The History of Addiction in America
If you don’t know history, then you don’t know anything. You are a leaf that doesn’t know it is part of a tree. ― Michael Crichton
History is the ultimate elder, whether her truths are drawn from dusty tomes or passed on by our most revered storytellers. The early history of addiction in America has been well-told, most notably in such classic works as William Rorabaugh’s The Alcoholic Republic, David Musto’s The American Disease, H. Wayne Morgan’s Drugs in America, David Courtwright’s Dark Paradise, and Sarah Tracy’s Alcoholism in America.
I faced a unique challenge in writing Slaying the Dragon: The History of Addiction Treatment and Recovery in America. The original manuscript was more than 1,000 pages—a length too intimidating for most readers. To cut the manuscript by more than half, I deleted all but the briefest of summaries on the history of addiction and focused the book on the history of addiction treatment and addiction recovery. In recent months I have gone through the deleted material and edited it into bite-size stories that capture some of the more interesting chapters within America’s unending love affair with intoxicants of all varieties.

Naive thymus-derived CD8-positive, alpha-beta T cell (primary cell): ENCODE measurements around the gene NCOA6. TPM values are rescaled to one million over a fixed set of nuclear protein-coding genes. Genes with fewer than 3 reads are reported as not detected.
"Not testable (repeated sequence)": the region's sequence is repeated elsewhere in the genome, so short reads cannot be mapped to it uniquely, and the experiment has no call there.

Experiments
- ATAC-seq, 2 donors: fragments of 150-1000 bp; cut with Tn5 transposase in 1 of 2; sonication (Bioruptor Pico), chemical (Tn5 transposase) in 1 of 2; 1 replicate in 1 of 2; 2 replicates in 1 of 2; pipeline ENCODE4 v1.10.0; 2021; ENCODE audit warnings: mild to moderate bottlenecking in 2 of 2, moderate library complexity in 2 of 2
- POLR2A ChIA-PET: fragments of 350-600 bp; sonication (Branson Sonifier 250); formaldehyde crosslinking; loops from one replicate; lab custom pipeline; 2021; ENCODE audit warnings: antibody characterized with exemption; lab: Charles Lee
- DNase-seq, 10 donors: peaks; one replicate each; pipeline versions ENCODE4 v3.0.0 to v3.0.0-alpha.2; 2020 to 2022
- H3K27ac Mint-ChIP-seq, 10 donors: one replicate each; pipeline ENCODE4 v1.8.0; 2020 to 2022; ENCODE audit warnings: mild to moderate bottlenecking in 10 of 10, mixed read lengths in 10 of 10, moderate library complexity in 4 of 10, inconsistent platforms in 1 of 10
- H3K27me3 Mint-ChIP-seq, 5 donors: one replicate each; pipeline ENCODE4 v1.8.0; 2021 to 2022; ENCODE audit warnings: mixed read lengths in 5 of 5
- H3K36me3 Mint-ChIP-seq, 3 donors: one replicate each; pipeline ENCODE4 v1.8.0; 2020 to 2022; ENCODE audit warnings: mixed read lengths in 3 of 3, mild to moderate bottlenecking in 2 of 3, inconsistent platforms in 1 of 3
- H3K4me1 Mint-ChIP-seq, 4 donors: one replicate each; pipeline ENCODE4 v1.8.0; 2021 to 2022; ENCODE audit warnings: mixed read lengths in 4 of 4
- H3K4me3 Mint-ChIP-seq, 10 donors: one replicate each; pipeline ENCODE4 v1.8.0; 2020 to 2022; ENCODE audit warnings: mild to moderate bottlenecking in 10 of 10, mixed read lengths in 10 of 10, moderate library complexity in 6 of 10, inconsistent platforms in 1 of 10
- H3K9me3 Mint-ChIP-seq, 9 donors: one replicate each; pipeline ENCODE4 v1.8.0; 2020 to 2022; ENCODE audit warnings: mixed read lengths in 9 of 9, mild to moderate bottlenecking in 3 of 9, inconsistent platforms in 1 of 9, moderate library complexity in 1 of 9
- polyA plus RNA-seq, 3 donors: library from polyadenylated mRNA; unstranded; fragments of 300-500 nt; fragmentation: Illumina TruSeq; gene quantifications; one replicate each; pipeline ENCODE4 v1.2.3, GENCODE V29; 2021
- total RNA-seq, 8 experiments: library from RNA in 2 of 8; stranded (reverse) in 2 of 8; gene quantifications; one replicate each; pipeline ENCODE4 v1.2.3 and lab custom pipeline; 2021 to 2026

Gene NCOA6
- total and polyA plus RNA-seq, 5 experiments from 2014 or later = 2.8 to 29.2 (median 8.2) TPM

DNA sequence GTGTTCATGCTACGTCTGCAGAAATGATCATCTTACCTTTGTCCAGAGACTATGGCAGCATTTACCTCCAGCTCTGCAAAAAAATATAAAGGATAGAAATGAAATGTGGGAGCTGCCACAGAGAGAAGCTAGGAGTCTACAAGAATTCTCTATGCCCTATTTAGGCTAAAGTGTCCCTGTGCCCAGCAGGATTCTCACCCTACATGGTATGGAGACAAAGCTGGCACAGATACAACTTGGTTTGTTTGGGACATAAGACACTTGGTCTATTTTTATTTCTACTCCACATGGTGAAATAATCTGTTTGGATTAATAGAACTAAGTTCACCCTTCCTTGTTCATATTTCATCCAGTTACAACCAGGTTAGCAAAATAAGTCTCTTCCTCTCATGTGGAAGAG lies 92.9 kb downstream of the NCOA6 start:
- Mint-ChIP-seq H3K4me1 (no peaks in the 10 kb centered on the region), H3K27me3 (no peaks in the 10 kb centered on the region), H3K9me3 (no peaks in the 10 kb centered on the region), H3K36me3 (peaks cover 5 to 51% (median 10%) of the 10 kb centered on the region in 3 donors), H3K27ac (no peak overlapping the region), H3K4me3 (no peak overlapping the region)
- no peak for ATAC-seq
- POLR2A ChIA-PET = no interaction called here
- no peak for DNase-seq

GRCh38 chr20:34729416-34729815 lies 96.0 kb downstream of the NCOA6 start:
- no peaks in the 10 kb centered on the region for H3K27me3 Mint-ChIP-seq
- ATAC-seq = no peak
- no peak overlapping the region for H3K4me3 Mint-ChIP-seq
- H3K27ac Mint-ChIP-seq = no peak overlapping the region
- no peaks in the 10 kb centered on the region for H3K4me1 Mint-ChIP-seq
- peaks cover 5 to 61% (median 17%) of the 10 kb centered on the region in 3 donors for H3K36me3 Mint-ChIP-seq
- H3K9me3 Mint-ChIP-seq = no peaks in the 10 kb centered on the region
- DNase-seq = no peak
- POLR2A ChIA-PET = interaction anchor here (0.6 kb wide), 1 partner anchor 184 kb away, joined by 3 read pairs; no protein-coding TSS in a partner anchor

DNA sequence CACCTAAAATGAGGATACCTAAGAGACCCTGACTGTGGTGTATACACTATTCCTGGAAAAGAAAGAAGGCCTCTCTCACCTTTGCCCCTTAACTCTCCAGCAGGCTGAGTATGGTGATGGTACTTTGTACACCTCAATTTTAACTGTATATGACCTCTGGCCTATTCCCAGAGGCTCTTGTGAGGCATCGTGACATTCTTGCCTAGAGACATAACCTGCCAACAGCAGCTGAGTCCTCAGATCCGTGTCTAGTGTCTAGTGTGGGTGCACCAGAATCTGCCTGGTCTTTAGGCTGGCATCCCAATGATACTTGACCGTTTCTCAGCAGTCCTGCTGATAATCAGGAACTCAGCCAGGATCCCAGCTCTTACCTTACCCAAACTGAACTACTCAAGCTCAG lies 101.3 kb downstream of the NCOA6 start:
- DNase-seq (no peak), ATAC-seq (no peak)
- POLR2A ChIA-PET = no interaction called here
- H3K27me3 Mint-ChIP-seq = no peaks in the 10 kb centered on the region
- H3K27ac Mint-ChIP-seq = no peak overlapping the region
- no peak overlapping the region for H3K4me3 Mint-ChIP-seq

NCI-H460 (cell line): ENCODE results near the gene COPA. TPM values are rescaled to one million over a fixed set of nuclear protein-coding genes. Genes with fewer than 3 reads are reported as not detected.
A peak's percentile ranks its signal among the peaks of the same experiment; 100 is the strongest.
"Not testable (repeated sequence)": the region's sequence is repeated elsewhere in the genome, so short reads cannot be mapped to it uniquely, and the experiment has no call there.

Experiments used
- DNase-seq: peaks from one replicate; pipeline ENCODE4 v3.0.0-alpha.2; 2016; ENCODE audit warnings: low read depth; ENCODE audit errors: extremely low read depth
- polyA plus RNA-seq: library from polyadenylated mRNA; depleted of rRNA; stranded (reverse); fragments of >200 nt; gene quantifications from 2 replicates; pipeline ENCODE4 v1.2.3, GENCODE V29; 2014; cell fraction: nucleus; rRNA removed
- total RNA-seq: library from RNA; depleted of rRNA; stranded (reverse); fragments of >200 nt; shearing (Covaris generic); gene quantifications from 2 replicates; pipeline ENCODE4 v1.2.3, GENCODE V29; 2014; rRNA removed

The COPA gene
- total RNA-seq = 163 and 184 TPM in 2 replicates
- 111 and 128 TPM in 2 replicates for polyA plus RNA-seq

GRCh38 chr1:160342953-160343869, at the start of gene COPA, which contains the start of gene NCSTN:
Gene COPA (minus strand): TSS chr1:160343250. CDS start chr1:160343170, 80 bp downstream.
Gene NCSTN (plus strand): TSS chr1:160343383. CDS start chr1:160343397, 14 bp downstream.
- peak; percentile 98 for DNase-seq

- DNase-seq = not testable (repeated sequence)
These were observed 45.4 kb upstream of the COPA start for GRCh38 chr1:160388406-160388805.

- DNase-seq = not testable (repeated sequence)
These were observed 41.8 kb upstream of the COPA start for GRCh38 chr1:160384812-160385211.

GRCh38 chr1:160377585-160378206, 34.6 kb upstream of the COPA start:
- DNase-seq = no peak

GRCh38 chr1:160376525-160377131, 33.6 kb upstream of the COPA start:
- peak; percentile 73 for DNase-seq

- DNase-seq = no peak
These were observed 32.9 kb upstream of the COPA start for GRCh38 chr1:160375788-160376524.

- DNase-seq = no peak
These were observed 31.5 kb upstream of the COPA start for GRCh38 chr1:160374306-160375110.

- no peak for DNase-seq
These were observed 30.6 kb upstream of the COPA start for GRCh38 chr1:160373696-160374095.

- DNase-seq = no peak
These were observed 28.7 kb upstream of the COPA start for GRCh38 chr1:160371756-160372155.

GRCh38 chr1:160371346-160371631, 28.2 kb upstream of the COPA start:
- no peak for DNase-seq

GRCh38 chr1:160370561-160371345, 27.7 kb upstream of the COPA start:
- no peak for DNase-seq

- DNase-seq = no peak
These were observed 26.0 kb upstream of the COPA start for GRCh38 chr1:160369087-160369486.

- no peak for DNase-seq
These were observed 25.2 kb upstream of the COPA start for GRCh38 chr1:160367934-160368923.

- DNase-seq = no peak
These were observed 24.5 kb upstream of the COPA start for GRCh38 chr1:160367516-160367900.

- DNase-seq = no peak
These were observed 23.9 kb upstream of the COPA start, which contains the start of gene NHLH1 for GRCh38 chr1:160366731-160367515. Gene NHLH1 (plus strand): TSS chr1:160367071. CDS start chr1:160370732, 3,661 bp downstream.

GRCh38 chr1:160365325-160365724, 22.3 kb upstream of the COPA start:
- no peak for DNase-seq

Thirty-nine historical vignettes drawn from the first draft of Slaying the Dragon have been added to the new Addiction History Briefs section of my website. The vignettes span drunkenness in Colonial America, the invention of the hypodermic syringe, the role of race in early anti-drug laws, the introduction of heroin in American medicine, the evolution of the American drug culture, and such exotic footnotes as the tale of the psychedelic toad. More will likely be added as time allows, but interested readers may now explore these first excerpted stories by clicking here.